Overweight and obesity and feelings about oneself and mental health
A quick review of the literature using CINHAL and search terms ‘adolescent obesity and mental health’ revealed 190 research studies and using ‘obesity and mental health and children and adolescents’ revealed 178 articles investigating the relationships between overweight and obesity in the pediatric/adolescent population. Adolescents focus on their personal body image and the ways others perceive them. Asking children and adolescents about how they feel about themselves is an important component of each annual health care visit. Approximately 1 in 3 preadolescents (11- 13-years old) and 1 in 4 adolescents experience a mental health issue.1
Of importance to mental health in the pediatric/adolescent populations is a study that investigated the association of weight status to mental health in Massachusetts children aged 10 to17 years.2 Study outcomes revealed that overweight/obese children, especially girls, were more likely than children of normal weight to have parent-reported negative emotions.The researchers concluded that this evidence suggests an association between weight status and mental health. In addition, the authors reported that lower levels of physical activity were associated with negative mental health outcomes.2
In a more recent study, researchers conducted a 2-year long longitudinal study to examine physical and mental health trajectories of change in youth with a diagnosis of severe obesity.3
The study was conducted at a tertiary Canadian pediatric care center. Study participants ranged in age from 3 to 17 years. Study retention rate was 82.9%. Study outcomes included analysis of anxiety and depression in the children. Results revealed that improvement in mental health, quality of life, and cardiometabolic health of children and adolescents of all ages over the 2-year study period.3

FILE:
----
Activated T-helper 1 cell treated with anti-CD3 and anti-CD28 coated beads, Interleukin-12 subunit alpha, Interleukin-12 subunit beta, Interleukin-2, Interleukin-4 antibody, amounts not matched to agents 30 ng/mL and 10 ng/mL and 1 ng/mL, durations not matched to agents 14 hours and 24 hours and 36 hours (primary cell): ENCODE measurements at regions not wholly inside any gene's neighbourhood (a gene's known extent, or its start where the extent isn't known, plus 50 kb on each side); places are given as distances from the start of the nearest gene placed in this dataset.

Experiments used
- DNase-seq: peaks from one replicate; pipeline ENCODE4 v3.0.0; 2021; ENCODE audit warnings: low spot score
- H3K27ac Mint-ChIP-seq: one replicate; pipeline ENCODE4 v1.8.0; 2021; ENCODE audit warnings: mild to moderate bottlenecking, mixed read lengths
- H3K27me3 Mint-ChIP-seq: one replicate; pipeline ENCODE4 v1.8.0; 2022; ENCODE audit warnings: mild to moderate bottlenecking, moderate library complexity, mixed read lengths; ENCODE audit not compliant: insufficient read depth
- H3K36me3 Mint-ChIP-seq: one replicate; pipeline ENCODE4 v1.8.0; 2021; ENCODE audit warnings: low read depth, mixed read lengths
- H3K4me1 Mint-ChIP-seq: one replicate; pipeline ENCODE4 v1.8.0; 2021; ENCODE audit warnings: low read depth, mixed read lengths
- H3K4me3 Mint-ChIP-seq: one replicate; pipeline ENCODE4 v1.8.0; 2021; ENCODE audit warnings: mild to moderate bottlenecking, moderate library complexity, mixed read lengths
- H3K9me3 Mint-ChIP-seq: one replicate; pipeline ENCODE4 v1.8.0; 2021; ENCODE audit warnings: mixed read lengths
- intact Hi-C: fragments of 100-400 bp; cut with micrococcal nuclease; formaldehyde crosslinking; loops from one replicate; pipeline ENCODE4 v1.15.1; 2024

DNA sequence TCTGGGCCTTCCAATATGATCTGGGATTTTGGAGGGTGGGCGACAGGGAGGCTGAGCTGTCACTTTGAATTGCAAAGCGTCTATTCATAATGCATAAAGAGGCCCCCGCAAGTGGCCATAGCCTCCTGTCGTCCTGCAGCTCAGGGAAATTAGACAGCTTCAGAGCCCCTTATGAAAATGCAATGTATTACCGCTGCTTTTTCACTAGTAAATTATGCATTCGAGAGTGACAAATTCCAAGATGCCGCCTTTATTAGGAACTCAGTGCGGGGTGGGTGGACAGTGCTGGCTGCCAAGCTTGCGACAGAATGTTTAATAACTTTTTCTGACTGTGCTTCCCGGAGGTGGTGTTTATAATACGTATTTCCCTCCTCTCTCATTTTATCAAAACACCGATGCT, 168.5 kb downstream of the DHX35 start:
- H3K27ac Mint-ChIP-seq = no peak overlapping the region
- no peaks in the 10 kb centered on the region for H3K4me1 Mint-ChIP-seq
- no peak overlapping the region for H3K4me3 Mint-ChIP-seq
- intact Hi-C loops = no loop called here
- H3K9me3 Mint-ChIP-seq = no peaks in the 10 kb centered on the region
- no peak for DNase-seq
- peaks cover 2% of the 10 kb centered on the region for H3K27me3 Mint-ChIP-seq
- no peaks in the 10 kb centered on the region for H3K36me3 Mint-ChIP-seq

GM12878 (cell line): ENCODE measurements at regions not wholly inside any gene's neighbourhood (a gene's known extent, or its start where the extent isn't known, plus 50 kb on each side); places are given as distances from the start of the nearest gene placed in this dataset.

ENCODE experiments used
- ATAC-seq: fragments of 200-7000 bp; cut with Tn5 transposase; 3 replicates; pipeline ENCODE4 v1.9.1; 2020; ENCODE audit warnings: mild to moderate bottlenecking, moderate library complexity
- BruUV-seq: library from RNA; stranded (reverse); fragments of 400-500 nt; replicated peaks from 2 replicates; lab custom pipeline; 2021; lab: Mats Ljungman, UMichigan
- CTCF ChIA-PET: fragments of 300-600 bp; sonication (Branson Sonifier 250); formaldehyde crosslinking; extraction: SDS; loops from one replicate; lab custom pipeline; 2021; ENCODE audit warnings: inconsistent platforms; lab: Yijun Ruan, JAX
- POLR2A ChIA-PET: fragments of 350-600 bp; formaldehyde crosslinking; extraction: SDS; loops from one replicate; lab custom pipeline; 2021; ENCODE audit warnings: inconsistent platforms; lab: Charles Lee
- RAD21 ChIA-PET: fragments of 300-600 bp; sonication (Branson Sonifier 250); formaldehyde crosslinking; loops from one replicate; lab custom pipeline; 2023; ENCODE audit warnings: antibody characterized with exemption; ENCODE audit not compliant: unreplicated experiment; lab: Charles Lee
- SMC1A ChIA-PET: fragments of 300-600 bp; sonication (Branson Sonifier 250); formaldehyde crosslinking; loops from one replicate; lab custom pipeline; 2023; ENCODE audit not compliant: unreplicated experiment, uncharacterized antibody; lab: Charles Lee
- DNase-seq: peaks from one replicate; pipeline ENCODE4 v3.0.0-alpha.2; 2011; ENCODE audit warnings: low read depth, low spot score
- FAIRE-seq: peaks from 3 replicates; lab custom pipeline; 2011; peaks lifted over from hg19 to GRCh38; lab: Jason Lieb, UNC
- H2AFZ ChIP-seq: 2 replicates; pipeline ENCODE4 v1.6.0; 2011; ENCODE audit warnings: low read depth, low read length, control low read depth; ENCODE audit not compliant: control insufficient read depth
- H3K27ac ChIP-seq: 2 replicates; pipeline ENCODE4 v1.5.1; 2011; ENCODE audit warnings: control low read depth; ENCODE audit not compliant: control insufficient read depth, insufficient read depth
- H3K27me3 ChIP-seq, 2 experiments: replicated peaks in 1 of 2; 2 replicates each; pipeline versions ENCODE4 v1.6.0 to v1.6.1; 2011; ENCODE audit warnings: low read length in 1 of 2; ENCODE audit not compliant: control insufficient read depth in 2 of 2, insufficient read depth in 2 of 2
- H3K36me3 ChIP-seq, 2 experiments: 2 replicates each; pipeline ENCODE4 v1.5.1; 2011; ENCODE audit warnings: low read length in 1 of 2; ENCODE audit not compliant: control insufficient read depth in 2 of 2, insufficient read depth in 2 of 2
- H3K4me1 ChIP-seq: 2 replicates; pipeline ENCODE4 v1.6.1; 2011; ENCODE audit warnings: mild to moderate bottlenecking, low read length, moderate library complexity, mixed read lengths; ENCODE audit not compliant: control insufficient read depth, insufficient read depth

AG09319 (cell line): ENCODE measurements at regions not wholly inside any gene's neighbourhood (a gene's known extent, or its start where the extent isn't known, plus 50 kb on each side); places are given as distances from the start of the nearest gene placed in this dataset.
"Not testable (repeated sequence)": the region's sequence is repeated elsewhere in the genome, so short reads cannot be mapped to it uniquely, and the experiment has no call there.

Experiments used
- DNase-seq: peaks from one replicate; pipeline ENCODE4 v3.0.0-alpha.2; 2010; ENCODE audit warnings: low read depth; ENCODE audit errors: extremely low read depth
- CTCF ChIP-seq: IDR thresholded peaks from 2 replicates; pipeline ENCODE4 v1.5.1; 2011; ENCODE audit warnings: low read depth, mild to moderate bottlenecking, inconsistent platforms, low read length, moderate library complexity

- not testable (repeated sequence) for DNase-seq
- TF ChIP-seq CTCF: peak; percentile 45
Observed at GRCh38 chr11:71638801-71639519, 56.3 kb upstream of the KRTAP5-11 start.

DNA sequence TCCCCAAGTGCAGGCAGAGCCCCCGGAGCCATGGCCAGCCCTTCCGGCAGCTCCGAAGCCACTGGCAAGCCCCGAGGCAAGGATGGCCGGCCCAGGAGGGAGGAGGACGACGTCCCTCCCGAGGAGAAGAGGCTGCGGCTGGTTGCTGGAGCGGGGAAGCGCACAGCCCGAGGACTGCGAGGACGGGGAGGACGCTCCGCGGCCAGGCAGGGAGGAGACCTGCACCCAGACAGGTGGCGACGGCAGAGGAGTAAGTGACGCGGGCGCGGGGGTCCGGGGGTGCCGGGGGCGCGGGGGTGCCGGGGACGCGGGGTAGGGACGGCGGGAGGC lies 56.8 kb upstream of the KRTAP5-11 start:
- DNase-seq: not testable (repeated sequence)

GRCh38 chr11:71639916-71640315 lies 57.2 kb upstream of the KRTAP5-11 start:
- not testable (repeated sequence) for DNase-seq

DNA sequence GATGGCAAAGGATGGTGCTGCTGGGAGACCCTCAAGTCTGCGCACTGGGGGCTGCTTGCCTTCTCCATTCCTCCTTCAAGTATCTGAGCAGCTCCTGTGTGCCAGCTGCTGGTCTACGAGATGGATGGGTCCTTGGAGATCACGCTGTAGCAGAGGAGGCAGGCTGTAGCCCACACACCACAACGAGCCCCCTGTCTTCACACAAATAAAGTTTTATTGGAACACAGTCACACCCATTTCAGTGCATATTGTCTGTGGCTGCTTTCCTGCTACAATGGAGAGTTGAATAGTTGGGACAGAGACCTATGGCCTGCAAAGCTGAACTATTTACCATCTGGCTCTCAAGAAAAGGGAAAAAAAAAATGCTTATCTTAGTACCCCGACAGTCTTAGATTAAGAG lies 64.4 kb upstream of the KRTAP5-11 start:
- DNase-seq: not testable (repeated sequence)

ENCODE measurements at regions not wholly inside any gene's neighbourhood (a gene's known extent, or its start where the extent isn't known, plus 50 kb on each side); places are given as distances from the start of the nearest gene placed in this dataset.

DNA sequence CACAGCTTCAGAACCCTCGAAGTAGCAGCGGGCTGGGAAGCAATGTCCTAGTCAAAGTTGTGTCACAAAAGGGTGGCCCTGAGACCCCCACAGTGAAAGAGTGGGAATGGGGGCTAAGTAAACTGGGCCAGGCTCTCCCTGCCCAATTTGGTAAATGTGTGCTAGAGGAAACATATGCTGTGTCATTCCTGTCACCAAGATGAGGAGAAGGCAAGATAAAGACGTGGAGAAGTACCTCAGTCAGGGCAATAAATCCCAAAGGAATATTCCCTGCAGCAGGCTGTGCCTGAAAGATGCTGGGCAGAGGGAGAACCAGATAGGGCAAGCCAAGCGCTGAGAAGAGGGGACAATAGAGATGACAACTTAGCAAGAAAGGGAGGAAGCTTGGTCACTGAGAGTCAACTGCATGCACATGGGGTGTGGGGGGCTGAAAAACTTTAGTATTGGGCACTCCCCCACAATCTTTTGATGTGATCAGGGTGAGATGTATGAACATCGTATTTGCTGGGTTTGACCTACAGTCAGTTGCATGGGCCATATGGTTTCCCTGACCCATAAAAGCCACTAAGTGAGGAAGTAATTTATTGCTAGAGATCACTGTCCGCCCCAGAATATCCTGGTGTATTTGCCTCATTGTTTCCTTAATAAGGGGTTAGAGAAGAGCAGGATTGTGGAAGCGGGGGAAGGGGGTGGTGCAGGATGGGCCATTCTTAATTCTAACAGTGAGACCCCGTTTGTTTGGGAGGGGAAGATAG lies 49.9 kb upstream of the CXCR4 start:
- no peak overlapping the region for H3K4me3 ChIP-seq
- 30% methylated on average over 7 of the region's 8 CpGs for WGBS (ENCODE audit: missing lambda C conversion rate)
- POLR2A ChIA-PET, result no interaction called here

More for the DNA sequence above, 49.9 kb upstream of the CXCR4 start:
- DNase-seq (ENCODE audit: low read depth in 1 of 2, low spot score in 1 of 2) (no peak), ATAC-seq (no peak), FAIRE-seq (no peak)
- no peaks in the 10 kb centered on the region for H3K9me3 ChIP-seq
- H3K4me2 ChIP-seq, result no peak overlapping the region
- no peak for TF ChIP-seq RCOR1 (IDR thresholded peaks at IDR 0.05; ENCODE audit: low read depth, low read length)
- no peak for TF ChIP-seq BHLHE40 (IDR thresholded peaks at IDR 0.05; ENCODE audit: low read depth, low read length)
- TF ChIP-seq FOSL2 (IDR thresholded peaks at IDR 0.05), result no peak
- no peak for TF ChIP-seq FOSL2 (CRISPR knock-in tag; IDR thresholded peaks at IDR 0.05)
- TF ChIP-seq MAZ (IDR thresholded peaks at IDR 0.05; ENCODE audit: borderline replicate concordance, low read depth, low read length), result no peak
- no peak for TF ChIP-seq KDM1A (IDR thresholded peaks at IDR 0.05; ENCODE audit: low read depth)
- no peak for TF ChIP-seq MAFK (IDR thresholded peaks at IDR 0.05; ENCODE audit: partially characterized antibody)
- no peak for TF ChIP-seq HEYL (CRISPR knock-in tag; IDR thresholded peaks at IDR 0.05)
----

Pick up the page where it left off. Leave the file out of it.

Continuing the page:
It is clear that pediatric providers need to assess infants, children, and adolescents for overweight and obesity and provide resources for strategies to reduce the incidence and prevalence of overweight and obesity in the populations that we serve. In addition, school nurses and NPs who interact on a regular basis in school settings should take an active role in primary and secondary prevention strategies to not only reduce the incidence of overweight and obesity but also to avoid anxiety and depression that is often seen in children who are overweight or obese. Implementation of evidence-based strategies in school settings to reduce the incidence of adolescents who enter adulthood with an elevated BMI and potential for multiple comorbidities is an important role for school nurses and NPs.
1. Hoying J, Melnyk B. COPE: A pilot study with urban-dwelling minority sixth-grade youth to improve physical activity and mental health outcomes. The Journal of School Nursing. 2016;32(5):347-356. doi:10.1177/1059840516635713
2. Lu E, Dayalu R, Diop H, Harvey E, Manning S, Uzogara S. Weight and mental health status in Massachusetts, National Survey of Children’s Health, 2007. Matern Child Health J. 2012;16(S2):278-286. doi:10.1007/s10995-012-1145-1
3. Buchholz A, Howard A, Baldwin K, et al. Health trajectories of children with severe obesity attending a weight management program. Paediatr Child Health. 2019;25(7):439-446. doi:10.1093/pch/pxz088